December 3, 1998

U.S. wields carrot and stick in Colombia

Mixed signals surround push for peace


                  CARTAGENA, Colombia (Reuters) -- The United States is heaping praise
                  on Colombia's fledgling peace process, even as it signals a readiness to take
                  the leading role in its fight against Marxist rebels.

                  Those mixed signals to a nation whipsawed between talk about peace and
                  growing fears of all-out war were voiced by senior U.S. officials on a visit
                  this week to the historic Caribbean port city of Cartagena.

                  The officials, led by U.S. Defense Secretary William Cohen and Marine
                  Gen. Charles Wilhelm -- commander of U.S. military operations throughout
                  Latin America and the Caribbean -- were in Cartagena for a three-day
                  meeting of defense ministers from across the Americas. The meeting ended

                  Colombia's role as host country -- a nation corroded at the highest levels by
                  corruption, drug trafficking and a three-pronged war pitting Marxist rebels
                  against the armed forces and right-wing paramilitary groups -- cast a
                  spotlight on one of the hemisphere's undisputed trouble spots. But there was
                  U.S. praise for efforts to end the violence.

                  "This is a time when the government of Colombia is showing its good will in
                  leaning forward and trying to create the conditions for a good negotiation,"
                  Cohen told a news conference.

                  "Clearly we will see how the guerrillas, over the next 90 days or so, how
                  they react to what we think has been a very positive step by President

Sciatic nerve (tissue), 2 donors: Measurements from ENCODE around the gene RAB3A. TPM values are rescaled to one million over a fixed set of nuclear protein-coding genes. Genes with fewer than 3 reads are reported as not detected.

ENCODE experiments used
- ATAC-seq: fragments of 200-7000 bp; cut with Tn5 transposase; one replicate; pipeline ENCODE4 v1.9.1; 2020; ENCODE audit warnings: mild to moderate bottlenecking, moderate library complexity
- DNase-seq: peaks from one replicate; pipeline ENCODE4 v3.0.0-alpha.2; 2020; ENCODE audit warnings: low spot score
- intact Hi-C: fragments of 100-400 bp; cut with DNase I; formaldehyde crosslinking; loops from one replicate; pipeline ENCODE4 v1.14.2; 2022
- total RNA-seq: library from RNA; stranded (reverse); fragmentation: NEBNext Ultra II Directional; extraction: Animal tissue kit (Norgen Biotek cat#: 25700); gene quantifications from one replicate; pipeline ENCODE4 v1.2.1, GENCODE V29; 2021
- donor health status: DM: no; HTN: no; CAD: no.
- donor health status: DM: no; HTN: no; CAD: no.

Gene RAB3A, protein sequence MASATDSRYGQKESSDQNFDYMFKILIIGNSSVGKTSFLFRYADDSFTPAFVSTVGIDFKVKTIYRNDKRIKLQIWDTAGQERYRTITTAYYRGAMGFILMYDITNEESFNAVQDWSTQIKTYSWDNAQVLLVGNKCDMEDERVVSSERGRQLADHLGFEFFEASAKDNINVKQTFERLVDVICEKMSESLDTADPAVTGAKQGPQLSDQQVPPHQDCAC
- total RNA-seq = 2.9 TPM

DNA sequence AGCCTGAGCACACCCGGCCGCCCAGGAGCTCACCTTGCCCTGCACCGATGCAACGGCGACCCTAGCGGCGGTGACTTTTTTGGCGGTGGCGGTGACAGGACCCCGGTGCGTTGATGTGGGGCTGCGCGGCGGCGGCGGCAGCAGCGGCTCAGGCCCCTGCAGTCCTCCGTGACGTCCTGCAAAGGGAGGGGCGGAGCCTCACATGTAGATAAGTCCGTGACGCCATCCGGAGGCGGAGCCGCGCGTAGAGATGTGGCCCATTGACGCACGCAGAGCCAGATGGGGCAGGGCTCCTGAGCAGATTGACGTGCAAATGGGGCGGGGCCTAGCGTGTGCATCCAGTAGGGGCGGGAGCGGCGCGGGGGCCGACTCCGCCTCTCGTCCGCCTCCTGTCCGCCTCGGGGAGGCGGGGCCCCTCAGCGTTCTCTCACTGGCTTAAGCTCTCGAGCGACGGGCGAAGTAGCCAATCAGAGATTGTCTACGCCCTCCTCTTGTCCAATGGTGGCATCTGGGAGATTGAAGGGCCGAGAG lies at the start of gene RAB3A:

(Andres) Pastrana," said Cohen, adding that Washington warmly applauded
                  Pastrana's peace efforts.

                  'Announcements of war'

                  Pastrana, who succeeded Colombia's scandal-plagued former leader
                  Ernesto Samper four months ago, campaigned on a promise to seek a
                  negotiated settlement of an internal conflict that has taken more than 35,000
                  lives over the last decade.

                  But Colombian Defense Minister Rodrigo Lloreda, speaking on the
                  sidelines of the three-day Cartagena meeting, said that Pastrana's peace
                  overtures had only been met with rebel "announcements of war," and
                  patience is clearly wearing thin.

                  Some analysts think South America's second most populous country, which
                  supplies about 80 percent of the world's cocaine, is headed toward
                  full-scale war.

                  Cohen did not elaborate on Washington's likely response if peace talks with
                  the rebels should fail.

                 Calling the shots